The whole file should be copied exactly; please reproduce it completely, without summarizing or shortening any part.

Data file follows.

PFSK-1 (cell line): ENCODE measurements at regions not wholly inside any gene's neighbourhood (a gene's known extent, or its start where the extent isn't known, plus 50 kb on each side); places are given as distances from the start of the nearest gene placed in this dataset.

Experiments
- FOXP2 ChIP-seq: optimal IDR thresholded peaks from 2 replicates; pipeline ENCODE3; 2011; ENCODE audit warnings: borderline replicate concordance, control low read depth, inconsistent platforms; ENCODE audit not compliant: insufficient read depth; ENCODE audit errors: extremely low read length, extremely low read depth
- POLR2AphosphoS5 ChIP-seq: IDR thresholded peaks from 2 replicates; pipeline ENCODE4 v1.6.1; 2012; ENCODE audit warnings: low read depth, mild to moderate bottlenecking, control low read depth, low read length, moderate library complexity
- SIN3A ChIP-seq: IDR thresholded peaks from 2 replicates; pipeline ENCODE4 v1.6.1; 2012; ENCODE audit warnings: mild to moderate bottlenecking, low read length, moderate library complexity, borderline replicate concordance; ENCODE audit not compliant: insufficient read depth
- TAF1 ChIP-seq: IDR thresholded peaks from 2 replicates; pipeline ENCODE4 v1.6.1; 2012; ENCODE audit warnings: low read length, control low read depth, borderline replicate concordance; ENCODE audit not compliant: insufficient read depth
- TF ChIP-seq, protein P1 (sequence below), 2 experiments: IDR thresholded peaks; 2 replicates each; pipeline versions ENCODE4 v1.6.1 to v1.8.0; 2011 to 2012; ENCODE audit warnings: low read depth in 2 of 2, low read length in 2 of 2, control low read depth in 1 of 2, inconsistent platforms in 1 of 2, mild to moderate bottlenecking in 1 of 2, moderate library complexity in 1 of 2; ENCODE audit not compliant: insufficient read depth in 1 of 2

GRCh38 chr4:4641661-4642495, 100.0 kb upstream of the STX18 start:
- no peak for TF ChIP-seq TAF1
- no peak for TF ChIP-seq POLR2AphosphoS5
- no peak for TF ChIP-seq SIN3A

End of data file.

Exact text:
PFSK-1 (cell line): ENCODE measurements at regions not wholly inside any gene's neighbourhood (a gene's known extent, or its start where the extent isn't known, plus 50 kb on each side); places are given as distances from the start of the nearest gene placed in this dataset.

Experiments
- FOXP2 ChIP-seq: optimal IDR thresholded peaks from 2 replicates; pipeline ENCODE3; 2011; ENCODE audit warnings: borderline replicate concordance, control low read depth, inconsistent platforms; ENCODE audit not compliant: insufficient read depth; ENCODE audit errors: extremely low read length, extremely low read depth
- POLR2AphosphoS5 ChIP-seq: IDR thresholded peaks from 2 replicates; pipeline ENCODE4 v1.6.1; 2012; ENCODE audit warnings: low read depth, mild to moderate bottlenecking, control low read depth, low read length, moderate library complexity
- SIN3A ChIP-seq: IDR thresholded peaks from 2 replicates; pipeline ENCODE4 v1.6.1; 2012; ENCODE audit warnings: mild to moderate bottlenecking, low read length, moderate library complexity, borderline replicate concordance; ENCODE audit not compliant: insufficient read depth
- TAF1 ChIP-seq: IDR thresholded peaks from 2 replicates; pipeline ENCODE4 v1.6.1; 2012; ENCODE audit warnings: low read length, control low read depth, borderline replicate concordance; ENCODE audit not compliant: insufficient read depth
- TF ChIP-seq, protein P1 (sequence below), 2 experiments: IDR thresholded peaks; 2 replicates each; pipeline versions ENCODE4 v1.6.1 to v1.8.0; 2011 to 2012; ENCODE audit warnings: low read depth in 2 of 2, low read length in 2 of 2, control low read depth in 1 of 2, inconsistent platforms in 1 of 2, mild to moderate bottlenecking in 1 of 2, moderate library complexity in 1 of 2; ENCODE audit not compliant: insufficient read depth in 1 of 2

GRCh38 chr4:4641661-4642495, 100.0 kb upstream of the STX18 start:
- no peak for TF ChIP-seq TAF1
- no peak for TF ChIP-seq POLR2AphosphoS5
- no peak for TF ChIP-seq SIN3A